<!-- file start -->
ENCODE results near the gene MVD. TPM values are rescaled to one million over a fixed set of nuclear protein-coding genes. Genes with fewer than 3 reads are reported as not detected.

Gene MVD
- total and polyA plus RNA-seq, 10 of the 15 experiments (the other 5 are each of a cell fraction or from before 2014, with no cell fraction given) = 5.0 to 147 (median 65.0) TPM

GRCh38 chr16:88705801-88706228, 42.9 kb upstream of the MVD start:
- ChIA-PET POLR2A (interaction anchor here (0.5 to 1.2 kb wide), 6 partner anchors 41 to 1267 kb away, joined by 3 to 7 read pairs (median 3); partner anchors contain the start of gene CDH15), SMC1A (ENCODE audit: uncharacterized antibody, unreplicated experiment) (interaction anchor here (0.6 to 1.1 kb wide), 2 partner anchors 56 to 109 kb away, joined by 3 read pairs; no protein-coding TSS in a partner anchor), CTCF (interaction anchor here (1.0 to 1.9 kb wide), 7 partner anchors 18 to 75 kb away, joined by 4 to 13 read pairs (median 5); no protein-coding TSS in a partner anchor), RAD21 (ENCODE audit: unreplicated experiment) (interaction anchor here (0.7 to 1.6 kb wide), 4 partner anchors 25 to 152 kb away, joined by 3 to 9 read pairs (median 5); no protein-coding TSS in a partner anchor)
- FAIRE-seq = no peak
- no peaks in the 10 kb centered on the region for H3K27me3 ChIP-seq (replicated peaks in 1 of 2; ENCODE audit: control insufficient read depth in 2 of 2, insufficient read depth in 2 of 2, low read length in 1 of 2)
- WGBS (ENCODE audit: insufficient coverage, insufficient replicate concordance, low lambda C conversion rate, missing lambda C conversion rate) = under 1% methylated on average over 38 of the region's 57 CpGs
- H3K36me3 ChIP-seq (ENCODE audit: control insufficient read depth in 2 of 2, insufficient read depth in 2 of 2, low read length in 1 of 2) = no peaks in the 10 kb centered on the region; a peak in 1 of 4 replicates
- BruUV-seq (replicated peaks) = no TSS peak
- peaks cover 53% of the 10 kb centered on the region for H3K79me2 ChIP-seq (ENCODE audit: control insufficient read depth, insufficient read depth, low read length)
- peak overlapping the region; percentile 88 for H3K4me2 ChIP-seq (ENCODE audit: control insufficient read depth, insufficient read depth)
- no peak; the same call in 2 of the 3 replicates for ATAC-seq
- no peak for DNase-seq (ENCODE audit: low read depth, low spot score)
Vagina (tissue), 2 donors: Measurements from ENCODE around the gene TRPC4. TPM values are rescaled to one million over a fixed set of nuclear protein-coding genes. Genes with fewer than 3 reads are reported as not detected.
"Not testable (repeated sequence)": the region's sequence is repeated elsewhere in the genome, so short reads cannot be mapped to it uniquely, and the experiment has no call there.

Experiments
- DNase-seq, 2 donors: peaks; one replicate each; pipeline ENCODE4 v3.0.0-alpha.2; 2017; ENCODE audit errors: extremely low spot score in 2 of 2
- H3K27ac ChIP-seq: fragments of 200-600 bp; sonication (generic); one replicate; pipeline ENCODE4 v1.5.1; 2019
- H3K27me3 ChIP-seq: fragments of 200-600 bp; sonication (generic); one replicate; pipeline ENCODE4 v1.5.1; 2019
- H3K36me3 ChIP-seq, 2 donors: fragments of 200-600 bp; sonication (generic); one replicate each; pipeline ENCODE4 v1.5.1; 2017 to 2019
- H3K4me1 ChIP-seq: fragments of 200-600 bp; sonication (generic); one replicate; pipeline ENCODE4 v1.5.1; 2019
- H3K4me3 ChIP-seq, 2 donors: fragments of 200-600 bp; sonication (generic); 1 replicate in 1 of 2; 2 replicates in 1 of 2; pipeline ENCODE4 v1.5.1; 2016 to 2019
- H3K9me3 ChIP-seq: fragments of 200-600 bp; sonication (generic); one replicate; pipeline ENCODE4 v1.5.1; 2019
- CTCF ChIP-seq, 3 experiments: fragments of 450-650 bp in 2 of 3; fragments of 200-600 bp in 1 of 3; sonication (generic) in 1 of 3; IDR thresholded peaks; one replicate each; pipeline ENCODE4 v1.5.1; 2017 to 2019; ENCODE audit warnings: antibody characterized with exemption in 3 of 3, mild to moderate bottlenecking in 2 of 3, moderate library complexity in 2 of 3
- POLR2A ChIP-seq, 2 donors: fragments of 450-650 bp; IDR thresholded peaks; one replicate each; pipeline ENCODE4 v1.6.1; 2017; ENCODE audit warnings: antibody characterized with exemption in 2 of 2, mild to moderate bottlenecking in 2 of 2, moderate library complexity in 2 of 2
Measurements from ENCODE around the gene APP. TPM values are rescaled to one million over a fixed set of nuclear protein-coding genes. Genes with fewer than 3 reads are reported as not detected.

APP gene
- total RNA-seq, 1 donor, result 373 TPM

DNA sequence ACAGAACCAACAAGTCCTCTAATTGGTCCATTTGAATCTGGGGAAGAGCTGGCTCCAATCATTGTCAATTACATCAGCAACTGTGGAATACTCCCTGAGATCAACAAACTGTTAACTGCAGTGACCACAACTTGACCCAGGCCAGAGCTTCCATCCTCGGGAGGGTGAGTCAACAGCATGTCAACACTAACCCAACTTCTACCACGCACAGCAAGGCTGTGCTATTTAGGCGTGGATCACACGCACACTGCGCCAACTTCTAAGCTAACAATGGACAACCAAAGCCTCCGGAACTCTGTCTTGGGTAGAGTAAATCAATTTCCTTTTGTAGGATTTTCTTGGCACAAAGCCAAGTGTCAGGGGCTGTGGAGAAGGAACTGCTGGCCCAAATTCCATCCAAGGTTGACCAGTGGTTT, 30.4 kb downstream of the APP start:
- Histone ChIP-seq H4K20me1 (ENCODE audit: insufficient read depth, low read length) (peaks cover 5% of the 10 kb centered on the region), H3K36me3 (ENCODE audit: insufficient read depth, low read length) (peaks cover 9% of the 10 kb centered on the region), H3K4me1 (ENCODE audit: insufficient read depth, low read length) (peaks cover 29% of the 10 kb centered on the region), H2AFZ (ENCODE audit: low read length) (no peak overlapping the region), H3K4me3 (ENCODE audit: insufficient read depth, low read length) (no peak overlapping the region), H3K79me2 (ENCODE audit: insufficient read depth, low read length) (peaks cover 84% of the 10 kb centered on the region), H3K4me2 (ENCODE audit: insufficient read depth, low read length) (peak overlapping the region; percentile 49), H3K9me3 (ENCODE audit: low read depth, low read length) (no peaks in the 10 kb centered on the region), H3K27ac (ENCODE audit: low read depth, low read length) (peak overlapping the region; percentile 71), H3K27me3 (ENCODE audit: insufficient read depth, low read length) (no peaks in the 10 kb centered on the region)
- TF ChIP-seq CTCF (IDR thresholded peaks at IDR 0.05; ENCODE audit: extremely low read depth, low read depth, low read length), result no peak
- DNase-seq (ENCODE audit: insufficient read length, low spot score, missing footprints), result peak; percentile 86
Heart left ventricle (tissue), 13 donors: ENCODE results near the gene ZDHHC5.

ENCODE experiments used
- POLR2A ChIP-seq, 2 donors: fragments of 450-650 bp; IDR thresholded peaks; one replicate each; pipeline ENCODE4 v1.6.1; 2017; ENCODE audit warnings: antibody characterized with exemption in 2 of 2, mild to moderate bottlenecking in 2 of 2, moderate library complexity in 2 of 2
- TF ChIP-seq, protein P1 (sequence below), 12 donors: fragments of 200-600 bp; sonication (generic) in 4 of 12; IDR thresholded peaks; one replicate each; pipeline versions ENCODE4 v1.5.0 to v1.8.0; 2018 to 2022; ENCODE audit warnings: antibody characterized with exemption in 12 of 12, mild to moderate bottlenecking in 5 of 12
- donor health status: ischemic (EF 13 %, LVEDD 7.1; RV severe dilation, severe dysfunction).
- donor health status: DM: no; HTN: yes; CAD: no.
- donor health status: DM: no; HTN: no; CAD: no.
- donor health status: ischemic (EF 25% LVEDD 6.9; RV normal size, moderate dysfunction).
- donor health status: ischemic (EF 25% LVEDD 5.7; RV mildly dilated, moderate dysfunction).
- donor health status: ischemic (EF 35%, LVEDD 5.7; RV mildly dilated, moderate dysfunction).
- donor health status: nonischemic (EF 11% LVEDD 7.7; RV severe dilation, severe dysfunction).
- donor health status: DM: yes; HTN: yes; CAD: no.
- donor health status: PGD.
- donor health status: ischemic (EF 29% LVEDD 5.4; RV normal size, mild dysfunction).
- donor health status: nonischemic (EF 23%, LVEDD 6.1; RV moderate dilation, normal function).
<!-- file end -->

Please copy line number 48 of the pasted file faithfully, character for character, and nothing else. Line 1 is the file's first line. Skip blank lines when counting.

- donor health status: nonischemic (EF 23%, LVEDD 6.1; RV moderate dilation, normal function).